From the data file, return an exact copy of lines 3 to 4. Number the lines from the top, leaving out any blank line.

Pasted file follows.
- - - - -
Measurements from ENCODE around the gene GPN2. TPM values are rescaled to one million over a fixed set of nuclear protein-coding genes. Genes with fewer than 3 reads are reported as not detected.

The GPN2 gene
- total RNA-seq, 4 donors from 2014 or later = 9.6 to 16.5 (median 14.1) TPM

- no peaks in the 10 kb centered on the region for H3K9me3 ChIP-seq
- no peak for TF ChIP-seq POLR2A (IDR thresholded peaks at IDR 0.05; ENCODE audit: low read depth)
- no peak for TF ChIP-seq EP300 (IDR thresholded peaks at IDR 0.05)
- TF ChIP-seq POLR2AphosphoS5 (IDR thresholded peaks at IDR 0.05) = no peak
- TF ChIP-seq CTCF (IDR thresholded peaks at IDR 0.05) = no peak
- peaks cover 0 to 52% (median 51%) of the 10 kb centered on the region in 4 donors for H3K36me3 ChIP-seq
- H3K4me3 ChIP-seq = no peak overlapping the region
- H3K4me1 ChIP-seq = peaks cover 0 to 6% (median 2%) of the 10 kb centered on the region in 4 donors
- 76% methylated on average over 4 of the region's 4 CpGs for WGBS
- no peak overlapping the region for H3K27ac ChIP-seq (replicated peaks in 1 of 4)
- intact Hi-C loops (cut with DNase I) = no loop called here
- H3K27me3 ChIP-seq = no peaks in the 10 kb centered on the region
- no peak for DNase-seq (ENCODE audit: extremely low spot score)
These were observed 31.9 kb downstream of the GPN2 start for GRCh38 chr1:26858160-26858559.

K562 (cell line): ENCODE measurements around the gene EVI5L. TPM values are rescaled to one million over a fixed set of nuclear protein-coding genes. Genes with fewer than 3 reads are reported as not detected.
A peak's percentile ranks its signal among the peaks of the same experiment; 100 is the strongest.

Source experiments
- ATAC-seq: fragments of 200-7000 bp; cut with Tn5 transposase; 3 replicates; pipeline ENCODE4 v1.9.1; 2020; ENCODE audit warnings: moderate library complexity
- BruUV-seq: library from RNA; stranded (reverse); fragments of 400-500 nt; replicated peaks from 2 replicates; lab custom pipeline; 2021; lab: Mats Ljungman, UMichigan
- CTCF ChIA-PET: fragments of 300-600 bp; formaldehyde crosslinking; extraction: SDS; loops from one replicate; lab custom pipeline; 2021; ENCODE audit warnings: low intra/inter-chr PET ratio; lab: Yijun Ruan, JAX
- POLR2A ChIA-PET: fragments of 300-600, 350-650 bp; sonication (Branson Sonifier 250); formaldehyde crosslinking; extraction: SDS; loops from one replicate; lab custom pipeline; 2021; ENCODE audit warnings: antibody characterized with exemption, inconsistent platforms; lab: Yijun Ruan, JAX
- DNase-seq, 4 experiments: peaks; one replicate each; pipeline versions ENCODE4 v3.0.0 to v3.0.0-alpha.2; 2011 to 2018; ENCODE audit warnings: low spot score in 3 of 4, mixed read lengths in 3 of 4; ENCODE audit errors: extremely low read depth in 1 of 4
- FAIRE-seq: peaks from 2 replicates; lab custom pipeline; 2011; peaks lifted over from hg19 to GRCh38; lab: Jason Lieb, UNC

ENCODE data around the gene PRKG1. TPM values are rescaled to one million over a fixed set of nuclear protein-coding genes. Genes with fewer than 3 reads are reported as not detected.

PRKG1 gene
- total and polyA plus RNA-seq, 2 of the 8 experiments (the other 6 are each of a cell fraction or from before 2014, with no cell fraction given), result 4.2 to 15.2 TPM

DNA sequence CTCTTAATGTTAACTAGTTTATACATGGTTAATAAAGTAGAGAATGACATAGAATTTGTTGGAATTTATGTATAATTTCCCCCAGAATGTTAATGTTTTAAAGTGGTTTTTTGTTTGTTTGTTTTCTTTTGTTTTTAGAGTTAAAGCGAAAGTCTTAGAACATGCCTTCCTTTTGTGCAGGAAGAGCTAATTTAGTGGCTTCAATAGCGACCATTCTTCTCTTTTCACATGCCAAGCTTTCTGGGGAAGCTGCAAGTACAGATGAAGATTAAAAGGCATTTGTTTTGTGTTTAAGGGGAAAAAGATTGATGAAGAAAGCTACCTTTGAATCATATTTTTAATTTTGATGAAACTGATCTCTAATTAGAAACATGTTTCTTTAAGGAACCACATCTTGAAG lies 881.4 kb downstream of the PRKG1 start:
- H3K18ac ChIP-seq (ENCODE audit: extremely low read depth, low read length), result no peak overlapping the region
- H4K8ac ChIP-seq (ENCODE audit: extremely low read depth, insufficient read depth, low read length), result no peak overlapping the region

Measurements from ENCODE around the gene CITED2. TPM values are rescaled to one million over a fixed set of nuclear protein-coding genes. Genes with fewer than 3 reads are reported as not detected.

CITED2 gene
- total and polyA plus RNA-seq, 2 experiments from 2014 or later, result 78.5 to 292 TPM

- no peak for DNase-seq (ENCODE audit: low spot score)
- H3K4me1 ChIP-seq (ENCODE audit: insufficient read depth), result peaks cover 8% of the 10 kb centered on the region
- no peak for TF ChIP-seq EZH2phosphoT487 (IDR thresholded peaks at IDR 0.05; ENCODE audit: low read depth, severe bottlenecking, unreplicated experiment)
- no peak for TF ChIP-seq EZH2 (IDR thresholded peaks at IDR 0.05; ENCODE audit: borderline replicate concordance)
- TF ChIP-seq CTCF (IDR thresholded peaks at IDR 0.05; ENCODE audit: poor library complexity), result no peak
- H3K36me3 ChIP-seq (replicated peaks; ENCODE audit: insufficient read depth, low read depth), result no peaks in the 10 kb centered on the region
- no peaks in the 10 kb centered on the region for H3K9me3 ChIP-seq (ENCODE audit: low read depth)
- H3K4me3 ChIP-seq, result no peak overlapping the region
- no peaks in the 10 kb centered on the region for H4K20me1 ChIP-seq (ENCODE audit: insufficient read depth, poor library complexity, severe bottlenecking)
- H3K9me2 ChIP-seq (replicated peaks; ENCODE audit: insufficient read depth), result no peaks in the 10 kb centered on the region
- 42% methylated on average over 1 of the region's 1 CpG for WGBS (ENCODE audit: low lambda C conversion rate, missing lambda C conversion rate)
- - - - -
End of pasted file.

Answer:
- total RNA-seq, 4 donors from 2014 or later = 9.6 to 16.5 (median 14.1) TPM

- no peaks in the 10 kb centered on the region for H3K9me3 ChIP-seq